Somewhat of a surprise in recent years to Anand is the number of physicians and pharmacists who enter the program. Several doctors from the Little Rock area have completed or are in the program because they see how changes from the federal healthcare law may require them to “learn more about the finances of their business,” Anand said.
Possibly the most important factor is tuition. Tuition for the Executive MBA program is about $35,000, although it could rise closer to $40,000 for the 2014-2015 class. Even with the higher tuition, the program is less expensive than other large university programs. Following are tuition levels for similar programs around the country:
• University of Texas: $89,250
• University of Texas-Dallas: $82,000
• University of Pennsylvania (Wharton College): $171,360
• University of Oklahoma: $77,400
• Arizona State University: $79,600
• Auburn University: $55,480
• Texas Christian University: $89,500
Anand admitted that it “is tempting to push it (tuition) higher when there is so much demand,” but said Walton College officials are mindful of what the cost means to companies and individuals. He said about 40% of students receive tuition reimbursement from their employer, with the reimbursement ranging from 25% to 100% of all costs.
TECHNOLOGY, CLASS EXPANSION
With expectations for continued demand, Anand said, Walton College officials are planning to expand the program to two sections in 2014-2015. Technology, which has helped foster program growth, will help Walton College administer a second section without stressing the system and jeopardizing quality, Anand said.
“Technology to me is a huge enabler,” he said.
The technology is “centered around the delivery of education,” Anand said, with Walton College faculty developing over the years several options for that delivery. One option allows outside experts to interact with the class from a remote location. All class lectures are recorded, which allows students to merely listen to a lecture and then watch it again to take notes – or vice versa.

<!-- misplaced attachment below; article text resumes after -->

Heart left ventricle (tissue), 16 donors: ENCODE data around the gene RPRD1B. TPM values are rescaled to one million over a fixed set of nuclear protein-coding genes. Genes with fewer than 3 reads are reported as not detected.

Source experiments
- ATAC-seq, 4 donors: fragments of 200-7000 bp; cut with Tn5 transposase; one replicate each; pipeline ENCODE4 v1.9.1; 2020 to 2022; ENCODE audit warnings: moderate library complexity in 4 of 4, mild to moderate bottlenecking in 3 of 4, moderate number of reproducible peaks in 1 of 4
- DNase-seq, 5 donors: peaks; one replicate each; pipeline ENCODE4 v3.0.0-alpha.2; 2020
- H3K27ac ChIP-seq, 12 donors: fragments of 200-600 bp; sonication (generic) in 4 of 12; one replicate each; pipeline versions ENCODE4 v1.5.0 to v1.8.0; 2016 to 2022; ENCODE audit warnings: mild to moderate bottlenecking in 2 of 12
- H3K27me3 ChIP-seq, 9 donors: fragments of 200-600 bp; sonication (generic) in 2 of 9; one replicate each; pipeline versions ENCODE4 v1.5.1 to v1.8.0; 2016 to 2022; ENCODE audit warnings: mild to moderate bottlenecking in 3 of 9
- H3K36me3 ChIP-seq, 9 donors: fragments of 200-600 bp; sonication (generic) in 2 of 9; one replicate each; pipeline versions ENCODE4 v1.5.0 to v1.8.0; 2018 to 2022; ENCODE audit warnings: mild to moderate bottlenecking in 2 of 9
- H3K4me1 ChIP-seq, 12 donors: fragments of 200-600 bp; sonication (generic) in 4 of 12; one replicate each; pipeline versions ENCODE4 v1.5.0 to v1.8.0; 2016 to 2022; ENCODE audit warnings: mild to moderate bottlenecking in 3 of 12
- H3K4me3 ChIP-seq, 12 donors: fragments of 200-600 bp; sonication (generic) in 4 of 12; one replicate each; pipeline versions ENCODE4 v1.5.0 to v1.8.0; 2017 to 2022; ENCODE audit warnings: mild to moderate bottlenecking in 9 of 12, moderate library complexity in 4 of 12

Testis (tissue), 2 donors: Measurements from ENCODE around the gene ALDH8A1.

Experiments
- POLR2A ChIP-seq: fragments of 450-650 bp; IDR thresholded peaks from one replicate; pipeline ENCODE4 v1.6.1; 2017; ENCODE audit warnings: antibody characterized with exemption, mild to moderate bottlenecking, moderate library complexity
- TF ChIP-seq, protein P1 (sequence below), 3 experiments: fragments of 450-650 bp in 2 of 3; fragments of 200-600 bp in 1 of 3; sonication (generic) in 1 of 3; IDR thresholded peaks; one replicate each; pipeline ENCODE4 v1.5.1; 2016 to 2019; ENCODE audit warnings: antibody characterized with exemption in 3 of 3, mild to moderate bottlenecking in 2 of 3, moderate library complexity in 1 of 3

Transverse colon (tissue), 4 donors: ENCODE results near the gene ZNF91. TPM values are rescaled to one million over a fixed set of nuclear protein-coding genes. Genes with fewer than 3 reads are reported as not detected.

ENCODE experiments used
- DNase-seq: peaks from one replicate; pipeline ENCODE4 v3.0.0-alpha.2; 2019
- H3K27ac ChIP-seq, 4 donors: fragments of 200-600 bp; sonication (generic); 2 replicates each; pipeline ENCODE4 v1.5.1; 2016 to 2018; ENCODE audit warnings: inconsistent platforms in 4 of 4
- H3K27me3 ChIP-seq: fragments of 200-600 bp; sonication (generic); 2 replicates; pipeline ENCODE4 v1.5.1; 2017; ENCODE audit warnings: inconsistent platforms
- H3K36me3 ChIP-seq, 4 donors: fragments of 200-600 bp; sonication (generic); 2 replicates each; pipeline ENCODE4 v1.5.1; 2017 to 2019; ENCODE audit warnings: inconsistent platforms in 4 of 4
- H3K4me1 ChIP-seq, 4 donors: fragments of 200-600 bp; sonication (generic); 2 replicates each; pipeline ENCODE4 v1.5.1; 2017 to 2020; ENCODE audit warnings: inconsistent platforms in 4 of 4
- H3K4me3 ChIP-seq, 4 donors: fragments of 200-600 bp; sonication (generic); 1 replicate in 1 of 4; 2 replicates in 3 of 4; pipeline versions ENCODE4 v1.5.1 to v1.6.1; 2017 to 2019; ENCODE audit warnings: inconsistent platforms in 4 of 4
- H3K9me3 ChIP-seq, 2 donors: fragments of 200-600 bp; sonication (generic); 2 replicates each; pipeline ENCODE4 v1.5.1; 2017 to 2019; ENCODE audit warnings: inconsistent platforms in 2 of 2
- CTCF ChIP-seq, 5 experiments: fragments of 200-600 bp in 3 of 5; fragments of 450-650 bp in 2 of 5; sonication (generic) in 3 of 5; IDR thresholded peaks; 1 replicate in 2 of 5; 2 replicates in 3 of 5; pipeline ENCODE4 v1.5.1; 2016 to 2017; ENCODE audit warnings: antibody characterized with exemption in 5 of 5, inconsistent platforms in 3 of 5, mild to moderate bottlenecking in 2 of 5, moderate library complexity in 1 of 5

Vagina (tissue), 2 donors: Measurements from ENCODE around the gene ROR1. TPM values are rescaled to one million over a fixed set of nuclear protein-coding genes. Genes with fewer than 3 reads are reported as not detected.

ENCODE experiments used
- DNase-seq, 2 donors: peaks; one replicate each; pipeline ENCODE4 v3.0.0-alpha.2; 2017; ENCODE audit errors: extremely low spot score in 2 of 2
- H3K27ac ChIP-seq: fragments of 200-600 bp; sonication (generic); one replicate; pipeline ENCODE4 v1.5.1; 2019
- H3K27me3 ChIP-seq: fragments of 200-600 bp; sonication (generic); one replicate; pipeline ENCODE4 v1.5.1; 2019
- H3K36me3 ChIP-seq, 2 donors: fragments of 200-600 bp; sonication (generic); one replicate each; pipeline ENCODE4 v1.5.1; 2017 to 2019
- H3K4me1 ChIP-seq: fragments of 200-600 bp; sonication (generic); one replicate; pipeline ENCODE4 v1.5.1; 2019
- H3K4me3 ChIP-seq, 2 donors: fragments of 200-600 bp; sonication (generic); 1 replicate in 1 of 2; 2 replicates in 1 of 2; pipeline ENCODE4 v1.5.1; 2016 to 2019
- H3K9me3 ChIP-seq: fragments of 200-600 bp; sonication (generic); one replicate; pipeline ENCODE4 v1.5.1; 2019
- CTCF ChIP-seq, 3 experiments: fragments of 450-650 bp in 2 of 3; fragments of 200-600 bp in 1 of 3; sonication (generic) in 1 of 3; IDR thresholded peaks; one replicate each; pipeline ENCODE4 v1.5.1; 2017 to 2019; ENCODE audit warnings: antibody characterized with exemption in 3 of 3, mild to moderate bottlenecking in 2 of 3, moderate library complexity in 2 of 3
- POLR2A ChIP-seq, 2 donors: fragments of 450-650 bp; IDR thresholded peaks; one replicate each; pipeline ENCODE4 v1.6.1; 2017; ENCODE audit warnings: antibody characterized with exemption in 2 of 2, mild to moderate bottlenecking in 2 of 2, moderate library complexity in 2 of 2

Another option is access to a video lecture in which students watch the lecture before attending class.
“This allows students to interact more when they come together,” Anand said. “We’ve already gone to that format, so it’s really about, ‘How do we go beyond that? How do we enhance that impact?’”
Going beyond to enhance an impact may be a journey without books.
“In a few years, we won’t be looking at textbooks,” Anand said of moving to a more digital classroom. “I see this as a huge opportunity.”
But technology, Anand stressed at the end of his praise for its benefits, is not a substitute for human interaction.
He said a key value of the MBA program is that “it builds networks through an interactive format for learning” in which faculty and students gather in or out of the classroom and “engage in these accidental conversations” that foster a level of learning outside even the best-planned curriculum.
The struggle continues to be the balance between quality education, convenience and the ever-changing needs of the private sector.
“We have to continue to increase the flexibility for our students without compromising the quality of the education,” Anand said.